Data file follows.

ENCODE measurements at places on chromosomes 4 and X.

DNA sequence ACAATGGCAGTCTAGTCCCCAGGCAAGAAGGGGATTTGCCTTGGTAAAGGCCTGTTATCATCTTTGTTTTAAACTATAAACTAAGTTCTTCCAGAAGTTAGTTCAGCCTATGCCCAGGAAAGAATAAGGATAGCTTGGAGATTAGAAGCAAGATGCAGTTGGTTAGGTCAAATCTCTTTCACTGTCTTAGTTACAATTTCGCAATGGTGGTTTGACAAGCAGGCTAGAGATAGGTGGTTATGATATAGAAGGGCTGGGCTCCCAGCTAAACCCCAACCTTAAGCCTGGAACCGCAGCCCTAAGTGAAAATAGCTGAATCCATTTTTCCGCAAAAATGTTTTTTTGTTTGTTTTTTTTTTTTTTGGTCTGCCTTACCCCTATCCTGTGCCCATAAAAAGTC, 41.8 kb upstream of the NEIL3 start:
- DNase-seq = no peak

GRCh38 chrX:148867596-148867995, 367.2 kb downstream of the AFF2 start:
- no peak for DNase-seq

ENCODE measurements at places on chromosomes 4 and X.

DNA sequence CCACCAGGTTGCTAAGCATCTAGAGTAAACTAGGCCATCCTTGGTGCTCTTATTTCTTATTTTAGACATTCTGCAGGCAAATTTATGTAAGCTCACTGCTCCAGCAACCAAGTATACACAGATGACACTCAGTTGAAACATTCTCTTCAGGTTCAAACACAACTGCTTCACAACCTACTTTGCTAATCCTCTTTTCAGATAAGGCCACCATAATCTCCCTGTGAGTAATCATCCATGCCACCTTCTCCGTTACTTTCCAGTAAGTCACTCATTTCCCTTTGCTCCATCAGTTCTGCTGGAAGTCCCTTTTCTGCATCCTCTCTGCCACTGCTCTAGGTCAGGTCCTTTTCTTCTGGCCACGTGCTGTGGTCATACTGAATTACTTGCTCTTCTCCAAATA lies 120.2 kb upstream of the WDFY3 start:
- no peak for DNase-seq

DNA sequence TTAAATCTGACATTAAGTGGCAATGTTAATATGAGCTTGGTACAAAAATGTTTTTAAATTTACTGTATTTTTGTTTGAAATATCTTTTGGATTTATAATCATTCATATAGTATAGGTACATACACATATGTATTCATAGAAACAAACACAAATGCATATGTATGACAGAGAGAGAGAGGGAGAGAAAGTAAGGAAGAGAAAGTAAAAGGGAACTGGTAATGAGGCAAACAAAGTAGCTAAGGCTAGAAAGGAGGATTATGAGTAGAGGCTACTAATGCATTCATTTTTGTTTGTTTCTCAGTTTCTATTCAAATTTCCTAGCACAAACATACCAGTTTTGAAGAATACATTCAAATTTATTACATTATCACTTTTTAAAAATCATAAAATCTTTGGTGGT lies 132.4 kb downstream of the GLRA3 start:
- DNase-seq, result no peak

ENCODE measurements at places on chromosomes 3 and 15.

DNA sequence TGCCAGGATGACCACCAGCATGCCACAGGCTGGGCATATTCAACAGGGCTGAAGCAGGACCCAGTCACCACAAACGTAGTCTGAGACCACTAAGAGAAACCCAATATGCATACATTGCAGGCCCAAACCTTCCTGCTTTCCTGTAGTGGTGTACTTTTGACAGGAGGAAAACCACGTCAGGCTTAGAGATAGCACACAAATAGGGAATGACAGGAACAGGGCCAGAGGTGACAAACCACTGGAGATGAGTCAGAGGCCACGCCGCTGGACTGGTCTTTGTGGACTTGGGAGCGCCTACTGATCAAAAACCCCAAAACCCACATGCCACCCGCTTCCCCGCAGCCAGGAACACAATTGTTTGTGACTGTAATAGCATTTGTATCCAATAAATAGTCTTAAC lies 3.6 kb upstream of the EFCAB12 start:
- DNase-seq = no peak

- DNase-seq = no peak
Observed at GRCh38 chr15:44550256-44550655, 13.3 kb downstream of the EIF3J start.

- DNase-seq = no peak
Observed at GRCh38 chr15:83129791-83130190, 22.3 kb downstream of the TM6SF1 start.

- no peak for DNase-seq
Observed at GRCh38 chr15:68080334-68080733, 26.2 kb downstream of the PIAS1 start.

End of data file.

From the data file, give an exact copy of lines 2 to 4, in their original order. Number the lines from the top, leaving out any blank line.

DNA sequence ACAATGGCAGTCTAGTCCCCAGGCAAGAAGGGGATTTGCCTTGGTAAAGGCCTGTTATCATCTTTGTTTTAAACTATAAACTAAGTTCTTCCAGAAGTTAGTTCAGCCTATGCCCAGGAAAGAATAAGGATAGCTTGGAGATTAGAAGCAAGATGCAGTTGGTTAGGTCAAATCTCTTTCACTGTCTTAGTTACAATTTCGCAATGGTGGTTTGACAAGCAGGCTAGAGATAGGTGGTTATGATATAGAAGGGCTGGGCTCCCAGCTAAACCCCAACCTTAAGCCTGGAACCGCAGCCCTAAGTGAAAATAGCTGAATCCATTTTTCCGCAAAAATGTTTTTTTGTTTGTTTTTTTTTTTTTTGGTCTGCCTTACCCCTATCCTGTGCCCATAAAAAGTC, 41.8 kb upstream of the NEIL3 start:
- DNase-seq = no peak

GRCh38 chrX:148867596-148867995, 367.2 kb downstream of the AFF2 start: